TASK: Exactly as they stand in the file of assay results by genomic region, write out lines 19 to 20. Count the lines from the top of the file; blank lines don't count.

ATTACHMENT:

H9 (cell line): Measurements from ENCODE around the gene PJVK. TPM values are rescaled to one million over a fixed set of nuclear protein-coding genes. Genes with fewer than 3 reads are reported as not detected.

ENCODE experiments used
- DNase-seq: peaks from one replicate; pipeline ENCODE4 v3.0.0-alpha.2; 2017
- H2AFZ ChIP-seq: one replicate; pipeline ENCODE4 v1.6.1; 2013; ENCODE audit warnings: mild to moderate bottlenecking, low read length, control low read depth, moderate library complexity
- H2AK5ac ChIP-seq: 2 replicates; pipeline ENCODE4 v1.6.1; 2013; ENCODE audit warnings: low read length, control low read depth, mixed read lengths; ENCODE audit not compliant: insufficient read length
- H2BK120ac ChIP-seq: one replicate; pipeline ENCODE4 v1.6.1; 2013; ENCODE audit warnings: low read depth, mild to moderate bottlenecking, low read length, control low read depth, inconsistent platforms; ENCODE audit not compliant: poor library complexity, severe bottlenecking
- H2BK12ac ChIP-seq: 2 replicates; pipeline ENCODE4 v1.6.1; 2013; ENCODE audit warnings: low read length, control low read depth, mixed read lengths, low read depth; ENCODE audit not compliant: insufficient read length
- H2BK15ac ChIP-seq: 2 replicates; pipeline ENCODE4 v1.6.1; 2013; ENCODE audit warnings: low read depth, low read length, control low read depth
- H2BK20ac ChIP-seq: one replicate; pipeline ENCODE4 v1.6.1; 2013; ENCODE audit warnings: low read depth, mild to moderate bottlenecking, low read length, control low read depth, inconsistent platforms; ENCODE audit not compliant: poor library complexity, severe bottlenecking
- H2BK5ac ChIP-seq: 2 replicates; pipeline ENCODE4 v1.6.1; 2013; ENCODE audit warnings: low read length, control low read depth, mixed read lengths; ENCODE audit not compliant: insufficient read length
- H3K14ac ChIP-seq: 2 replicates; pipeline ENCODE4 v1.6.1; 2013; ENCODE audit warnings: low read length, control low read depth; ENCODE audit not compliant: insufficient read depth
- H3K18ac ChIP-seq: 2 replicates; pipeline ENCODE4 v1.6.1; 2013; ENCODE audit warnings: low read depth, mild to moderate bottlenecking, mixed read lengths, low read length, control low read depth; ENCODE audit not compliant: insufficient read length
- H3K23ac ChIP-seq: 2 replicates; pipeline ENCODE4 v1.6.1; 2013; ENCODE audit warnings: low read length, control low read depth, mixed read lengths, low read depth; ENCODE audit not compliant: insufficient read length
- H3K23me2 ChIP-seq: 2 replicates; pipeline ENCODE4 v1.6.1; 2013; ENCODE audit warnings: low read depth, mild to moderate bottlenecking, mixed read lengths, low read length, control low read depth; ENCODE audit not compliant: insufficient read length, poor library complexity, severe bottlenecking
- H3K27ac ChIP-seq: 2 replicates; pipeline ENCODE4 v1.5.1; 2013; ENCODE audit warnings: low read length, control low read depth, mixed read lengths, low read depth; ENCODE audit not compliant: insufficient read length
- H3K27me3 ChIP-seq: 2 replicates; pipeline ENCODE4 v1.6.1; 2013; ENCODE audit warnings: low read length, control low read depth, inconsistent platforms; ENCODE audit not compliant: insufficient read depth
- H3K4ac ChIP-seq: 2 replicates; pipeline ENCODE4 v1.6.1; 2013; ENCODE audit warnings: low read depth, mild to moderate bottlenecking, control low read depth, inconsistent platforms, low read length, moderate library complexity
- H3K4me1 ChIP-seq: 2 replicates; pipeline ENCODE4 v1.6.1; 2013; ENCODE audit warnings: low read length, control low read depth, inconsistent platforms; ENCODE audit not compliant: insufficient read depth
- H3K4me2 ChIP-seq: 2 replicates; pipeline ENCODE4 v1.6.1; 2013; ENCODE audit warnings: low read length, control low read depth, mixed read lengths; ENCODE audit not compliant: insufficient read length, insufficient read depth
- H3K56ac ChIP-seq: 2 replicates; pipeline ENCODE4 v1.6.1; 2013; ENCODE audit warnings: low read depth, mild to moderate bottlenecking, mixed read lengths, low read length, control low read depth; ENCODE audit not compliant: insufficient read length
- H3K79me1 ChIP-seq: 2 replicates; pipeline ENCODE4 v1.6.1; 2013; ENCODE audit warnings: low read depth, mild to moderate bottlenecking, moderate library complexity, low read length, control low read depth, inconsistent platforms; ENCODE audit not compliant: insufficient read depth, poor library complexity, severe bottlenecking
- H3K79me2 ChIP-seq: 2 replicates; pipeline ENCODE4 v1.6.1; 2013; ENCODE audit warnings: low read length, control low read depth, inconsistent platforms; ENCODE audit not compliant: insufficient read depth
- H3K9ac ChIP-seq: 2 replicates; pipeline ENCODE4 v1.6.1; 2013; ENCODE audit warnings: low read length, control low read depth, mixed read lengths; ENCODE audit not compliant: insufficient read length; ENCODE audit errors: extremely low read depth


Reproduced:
- H3K4me2 ChIP-seq: 2 replicates; pipeline ENCODE4 v1.6.1; 2013; ENCODE audit warnings: low read length, control low read depth, mixed read lengths; ENCODE audit not compliant: insufficient read length, insufficient read depth
- H3K56ac ChIP-seq: 2 replicates; pipeline ENCODE4 v1.6.1; 2013; ENCODE audit warnings: low read depth, mild to moderate bottlenecking, mixed read lengths, low read length, control low read depth; ENCODE audit not compliant: insufficient read length